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Morrisons isn't giving up without a fight

The ailing grocer has gained market share for the first time since 2011.

by Jack Torrance
Last Updated: 05 Nov 2015

David Potts must be either a fast-moving genius, a whizz at manipulating numbers, or just incredibly lucky. The Morrisons CEO, who took the helm back in March, announced quarterly sales were down 2.9% in May, but things have been looking up since.

Today’s monthly figures from Kantar Worldpanel suggest that Morrisons is the only one of the ‘Big Four’ supermarkets that is growing. Its sales in the 12 weeks to 21 June were up 0.6%, the research said, and its market share has actually increased compared to last year by 0.1 percentage points to 11%. That's compared to sales declines of 3.5%, 1.3% and 1.3% for Asda, Tesco and Sainsbury’s respectively.

‘While only a small increase against a weak 2014, this does represent the first market share gains made by Morrisons since December 2011,’ said Fraser McKevitt, Kantar Worldpanel’s head of retail and consumer insight.

Potts has been praised for acting quickly to restructure the business and reversing some of the controversial changes made by his predecessor Dalton Phillips – such as the introduction of misting machines for the salad aisle.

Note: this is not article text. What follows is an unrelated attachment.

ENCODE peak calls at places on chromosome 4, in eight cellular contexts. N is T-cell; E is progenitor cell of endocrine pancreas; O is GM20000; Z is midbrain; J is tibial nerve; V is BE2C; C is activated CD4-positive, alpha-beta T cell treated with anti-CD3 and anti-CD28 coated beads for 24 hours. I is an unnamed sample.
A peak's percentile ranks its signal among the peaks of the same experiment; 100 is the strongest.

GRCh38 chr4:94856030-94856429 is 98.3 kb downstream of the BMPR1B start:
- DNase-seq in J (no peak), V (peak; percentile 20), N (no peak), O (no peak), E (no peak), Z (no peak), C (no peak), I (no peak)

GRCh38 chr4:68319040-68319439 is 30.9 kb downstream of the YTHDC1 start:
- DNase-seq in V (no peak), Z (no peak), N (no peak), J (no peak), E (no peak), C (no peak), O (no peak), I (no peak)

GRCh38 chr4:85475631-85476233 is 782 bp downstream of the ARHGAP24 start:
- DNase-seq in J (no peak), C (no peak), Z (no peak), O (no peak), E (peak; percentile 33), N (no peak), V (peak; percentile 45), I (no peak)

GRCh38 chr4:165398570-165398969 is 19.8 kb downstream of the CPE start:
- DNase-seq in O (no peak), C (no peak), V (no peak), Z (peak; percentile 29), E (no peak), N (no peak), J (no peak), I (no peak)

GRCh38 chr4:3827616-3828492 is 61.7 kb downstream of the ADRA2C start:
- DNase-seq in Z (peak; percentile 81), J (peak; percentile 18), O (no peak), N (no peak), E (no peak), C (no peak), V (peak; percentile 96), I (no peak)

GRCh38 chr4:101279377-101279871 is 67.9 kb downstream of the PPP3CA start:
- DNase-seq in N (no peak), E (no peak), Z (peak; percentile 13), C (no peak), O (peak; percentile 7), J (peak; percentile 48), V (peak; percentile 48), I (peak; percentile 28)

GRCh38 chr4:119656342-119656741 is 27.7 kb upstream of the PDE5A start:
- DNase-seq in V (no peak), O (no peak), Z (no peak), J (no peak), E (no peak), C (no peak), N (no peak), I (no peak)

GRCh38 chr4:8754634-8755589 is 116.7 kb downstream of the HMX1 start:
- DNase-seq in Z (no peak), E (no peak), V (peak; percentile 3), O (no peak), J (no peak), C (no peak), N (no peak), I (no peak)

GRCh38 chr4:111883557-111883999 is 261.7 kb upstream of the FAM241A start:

He’s got a fight on his hands though. At the bottom of the market Aldi and Lidl continue to blaze a trail, with respective sales growth of 15.4% and 9.1%. Middle class fave Waitrose showed more modest growth of 1.2, while the Co-op has managed to hold steady.

Today also brought with it the publication of online grocery service Ocado’s latest results. Its EBITDA was up 11.4% to £38.2m on sales of £507.7m in the six months to 17 May, but that wasn’t enough to please investors – its shares were down 3.53% to 414.8p in morning trading.

The grocer has struggled to keep up with expectations since it stock market debut back in 2010, but has been focusing on securing a deal with at least one international retailer that could turn its fortunes around.

It currently has such a deal with Morrisons, but another couple could demonstrate Ocado is more valuable than its naysayers suggest. Things might not look great for it at the moment, but in a market beset by problems it’s not doing so bad.

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